We Found Out When We’re “Too Old” to go Clubbing and the Geeks React

In a new study, the exact age when you’re over the hill to stomp the dance floor is 37. They say the 37+ crowd don’t want to go through the motions: facing the hangover, not wanting to get dressed up, having to arrange babysitters and booking a Uber. So much work for such little fun. Is it worth it?

Matt Walburn, Brand and Communications Director at Curry’s PC World, says; “The Great Indoors study recognizes the fact that there comes a time when we appreciate our home comforts more than a hectic social life and it can often be a drag to play the social butterfly at parties and nights out.”

Walburn added, “Technology is a big lure of staying in and our findings show how it’s transformed home habits, with Brits proudly investing in their households more than ever before. It’s now almost impossible to get bored at home, with endless box sets and the latest technology, such as 4K TV, enhancing the in-house experience, so much, that it often surpasses its outdoor equivalent. That coupled with social media, online shopping, and gaming with pals often means more pleasure can be had on a night IN than a night out.”

The Geeks React

We shared the findings around the Geeks & Beats Newsroom and got everyone’s thoughts:

I can tell you that I hit that point when I was 34. I vividly recall standing on the sidelines of the dance floor at the Phoenix and suddenly deciding that I was done with it all. That was nine years ago and I honestly miss nothing about clubbing. –  Jeremy Fleming

I pretty much stopped right when I hit my 30s…now I walk past clubs and a shudder goes down my spine. – Vsem Yenovkian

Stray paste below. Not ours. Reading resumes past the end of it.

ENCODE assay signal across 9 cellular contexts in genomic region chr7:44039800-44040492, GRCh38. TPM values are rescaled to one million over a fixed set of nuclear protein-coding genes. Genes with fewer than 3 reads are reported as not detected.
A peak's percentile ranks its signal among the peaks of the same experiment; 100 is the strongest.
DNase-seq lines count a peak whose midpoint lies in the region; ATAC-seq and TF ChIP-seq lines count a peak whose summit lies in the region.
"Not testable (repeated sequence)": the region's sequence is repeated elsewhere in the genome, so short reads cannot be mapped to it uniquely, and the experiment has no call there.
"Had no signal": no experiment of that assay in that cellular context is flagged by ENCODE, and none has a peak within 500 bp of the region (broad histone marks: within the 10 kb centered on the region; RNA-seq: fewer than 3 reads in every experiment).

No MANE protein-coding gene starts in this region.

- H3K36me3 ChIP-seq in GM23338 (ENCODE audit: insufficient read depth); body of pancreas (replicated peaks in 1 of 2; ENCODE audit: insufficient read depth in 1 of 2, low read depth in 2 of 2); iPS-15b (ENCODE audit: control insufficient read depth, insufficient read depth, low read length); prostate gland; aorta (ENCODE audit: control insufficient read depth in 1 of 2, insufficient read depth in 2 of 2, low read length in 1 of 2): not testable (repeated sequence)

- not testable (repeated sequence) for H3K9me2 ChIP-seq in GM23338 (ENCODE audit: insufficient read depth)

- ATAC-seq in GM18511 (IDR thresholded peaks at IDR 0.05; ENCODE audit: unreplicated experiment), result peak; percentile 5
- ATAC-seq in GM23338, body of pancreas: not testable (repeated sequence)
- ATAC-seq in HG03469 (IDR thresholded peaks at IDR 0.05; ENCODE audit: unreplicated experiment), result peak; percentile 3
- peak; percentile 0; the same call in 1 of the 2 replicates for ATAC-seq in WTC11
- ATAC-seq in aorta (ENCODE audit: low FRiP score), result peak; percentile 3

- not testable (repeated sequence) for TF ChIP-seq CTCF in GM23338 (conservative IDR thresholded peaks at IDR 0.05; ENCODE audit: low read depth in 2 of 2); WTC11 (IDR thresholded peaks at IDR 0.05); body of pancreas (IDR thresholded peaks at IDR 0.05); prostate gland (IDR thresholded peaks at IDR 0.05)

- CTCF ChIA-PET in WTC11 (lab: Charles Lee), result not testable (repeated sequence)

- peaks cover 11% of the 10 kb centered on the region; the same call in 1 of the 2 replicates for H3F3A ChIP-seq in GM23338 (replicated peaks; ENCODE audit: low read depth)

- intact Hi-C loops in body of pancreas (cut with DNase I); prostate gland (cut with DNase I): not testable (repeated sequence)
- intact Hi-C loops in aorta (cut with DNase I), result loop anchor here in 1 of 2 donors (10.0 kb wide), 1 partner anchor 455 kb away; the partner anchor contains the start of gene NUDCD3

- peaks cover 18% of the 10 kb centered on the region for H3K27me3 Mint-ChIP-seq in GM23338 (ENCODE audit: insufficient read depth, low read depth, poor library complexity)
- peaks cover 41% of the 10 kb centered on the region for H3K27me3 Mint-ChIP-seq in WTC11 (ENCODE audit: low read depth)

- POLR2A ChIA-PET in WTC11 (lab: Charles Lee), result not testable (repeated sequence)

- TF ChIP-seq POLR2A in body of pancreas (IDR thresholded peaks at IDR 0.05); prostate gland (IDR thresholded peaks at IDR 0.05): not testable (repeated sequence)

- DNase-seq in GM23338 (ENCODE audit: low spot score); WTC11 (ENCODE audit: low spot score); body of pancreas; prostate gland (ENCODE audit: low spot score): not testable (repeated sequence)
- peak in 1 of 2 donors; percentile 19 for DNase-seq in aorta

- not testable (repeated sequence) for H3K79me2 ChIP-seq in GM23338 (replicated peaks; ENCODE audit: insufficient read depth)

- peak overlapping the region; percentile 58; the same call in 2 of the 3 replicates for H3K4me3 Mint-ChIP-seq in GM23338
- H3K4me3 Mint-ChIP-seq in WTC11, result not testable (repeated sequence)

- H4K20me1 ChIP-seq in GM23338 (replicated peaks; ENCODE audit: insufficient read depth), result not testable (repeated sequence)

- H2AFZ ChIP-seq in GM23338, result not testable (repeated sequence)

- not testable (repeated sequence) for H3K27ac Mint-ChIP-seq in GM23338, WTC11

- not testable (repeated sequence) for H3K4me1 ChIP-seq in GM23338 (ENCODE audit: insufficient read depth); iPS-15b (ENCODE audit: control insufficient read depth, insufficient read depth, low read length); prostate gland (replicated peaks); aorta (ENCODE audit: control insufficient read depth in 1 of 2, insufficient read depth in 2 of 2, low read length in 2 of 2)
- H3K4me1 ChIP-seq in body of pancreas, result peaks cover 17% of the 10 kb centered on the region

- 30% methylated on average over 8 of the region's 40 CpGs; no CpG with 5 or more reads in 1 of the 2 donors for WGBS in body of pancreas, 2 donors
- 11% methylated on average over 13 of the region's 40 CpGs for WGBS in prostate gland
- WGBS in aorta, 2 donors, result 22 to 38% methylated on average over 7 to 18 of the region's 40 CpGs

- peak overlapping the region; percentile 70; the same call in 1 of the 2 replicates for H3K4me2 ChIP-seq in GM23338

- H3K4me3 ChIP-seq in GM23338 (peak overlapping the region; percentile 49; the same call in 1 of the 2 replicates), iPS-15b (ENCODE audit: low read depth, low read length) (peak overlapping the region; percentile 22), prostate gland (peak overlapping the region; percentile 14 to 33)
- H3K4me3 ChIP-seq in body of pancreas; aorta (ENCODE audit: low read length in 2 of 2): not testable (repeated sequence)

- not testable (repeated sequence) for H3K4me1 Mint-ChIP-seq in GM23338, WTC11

I’ve always been more a concert/live music girl than a clubber. I tried clubbing for a minute in my 20s…. but I was done with that by age 25. Now I’m back to concerts again! – Vanessa Azzoli

Clubs were never really my scene. Went to a few in San Francisco when I lived out there, at 23-24, but even then I wasn’t too interested in it. For me, it was more that I hate getting “dressed up” to go out and never have the “right” clothes for it but also that the music played there wasn’t my thing. Add in overpriced drinks and the waiting to get in… hard pass.  Now, going to concerts… that’s a whole different thing. – Amber Healy

I was a concert promoter for hip hop shows with REMG. I did maybe 2-3 shows a month for five years. Doing so much in such a rather small period of time, got me tired way too fast. While clubbing and concerts are two different things, both combined makes me feel tired. I’m more of a bar guy. Add a good cover band and I’m all set. I only go to concerts every couple of years. I’m going to A Perfect Circle in Toronto this November.  – Shane Alexander

LOVED (and sometimes strangely miss) my clubbing days. I was a bartender and shooter girl at a hip club in Nepean, and although I limited my real clubbing days (so I could make my rent while in school), they were some great times! My clubbing days ended in my late 20s. I 100% agree with the study and I am surprised that it is not early 30s! – Krista Holmes

I’ve never been a clubber either so you can add me to that list! Even though I love dancing, I didn’t love my few club experiences in university. House parties and concerts are where it’s at. – Gabrielle Bossy

I’m surprised the age is 37! I would go clubbing in my early 20s but I got tired of the scene. They were too crowded. Too expensive. Too loud. And back in the day when you were allowed to smoke inside, there was just too much smoke. I much prefer going to a concert or a pub these days with a couple of friends. Oh, and the hangover. The bloody hangovers. – Alan Cross

 

 

 

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